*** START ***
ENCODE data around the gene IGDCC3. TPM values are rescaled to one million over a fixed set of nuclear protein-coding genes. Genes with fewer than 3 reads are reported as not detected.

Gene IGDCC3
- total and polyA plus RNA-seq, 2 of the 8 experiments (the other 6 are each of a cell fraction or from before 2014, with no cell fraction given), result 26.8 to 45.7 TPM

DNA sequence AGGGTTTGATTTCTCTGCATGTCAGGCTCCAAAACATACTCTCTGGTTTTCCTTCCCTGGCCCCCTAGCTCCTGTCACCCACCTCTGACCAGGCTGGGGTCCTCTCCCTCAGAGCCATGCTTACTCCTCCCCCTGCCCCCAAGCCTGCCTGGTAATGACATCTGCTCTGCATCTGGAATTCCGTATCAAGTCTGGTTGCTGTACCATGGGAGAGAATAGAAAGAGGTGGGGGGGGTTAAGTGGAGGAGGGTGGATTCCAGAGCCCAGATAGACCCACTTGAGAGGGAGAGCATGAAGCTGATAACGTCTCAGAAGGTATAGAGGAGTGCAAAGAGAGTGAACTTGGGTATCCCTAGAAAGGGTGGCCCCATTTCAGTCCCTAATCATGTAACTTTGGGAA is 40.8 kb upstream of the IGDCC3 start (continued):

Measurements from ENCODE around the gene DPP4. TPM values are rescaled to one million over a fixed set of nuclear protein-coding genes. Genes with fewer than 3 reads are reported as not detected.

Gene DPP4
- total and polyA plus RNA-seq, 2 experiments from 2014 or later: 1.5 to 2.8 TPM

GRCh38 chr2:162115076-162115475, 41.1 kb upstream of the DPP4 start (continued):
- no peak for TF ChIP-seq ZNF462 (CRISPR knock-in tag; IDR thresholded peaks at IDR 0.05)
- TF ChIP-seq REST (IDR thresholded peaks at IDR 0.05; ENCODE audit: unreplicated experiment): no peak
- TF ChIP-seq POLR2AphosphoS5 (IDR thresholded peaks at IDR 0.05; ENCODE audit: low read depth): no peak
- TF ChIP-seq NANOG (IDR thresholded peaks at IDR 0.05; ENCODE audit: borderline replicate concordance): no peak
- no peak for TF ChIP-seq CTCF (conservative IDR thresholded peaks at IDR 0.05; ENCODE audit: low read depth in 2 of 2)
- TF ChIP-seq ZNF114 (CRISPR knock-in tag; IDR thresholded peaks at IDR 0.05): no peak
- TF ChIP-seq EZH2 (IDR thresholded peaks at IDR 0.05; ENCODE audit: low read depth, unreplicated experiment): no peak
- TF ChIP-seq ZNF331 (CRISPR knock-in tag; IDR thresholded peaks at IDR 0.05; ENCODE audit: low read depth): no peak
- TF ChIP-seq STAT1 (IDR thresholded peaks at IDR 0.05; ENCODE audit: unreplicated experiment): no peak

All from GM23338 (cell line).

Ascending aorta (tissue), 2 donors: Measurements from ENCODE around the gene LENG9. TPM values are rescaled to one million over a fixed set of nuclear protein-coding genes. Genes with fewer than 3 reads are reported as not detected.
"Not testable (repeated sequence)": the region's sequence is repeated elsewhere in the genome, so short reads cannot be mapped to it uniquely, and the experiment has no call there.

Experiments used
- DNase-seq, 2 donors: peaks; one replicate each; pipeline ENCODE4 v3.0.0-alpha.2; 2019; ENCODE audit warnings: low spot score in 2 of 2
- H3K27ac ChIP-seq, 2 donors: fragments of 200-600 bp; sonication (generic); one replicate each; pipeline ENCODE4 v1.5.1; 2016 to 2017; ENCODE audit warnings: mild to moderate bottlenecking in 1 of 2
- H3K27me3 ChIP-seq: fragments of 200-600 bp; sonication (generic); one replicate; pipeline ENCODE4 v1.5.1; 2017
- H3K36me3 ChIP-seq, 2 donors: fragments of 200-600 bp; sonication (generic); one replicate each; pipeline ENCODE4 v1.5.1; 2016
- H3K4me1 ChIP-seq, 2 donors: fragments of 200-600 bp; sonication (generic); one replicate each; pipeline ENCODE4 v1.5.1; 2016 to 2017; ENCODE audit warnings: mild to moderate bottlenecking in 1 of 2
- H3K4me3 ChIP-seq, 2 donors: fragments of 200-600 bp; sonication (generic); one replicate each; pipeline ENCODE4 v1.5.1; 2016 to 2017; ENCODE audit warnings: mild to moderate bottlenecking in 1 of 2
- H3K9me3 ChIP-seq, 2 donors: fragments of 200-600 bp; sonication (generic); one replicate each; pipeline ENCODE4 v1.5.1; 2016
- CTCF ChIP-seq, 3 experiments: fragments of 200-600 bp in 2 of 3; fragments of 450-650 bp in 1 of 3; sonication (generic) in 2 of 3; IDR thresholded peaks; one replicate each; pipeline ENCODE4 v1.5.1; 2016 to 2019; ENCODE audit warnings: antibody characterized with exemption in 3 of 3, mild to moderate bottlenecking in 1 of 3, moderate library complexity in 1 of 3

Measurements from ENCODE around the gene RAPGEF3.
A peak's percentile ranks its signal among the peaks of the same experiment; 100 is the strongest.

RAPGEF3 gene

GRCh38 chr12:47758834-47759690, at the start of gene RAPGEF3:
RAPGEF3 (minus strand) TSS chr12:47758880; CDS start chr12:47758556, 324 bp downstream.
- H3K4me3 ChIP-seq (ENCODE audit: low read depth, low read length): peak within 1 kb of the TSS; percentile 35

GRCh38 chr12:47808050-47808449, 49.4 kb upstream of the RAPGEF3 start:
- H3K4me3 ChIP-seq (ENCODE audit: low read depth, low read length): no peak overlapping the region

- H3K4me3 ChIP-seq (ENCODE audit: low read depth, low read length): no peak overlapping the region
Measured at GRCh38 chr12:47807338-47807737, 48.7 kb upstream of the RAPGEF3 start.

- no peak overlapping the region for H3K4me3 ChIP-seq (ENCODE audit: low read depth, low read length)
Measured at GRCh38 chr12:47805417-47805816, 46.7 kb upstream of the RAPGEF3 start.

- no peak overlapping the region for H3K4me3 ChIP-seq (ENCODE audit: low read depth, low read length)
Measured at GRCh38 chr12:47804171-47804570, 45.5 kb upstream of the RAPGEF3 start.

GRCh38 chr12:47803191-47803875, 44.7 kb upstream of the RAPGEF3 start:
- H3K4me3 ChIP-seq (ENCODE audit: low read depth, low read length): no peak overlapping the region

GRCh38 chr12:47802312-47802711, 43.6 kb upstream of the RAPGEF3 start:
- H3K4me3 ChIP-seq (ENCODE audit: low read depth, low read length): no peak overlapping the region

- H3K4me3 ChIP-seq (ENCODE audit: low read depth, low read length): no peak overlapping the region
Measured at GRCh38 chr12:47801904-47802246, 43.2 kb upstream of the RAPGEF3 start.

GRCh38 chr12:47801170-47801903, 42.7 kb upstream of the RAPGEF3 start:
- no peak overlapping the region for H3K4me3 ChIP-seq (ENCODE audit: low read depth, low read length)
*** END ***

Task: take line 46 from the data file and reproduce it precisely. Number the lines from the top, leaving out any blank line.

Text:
GRCh38 chr12:47802312-47802711, 43.6 kb upstream of the RAPGEF3 start: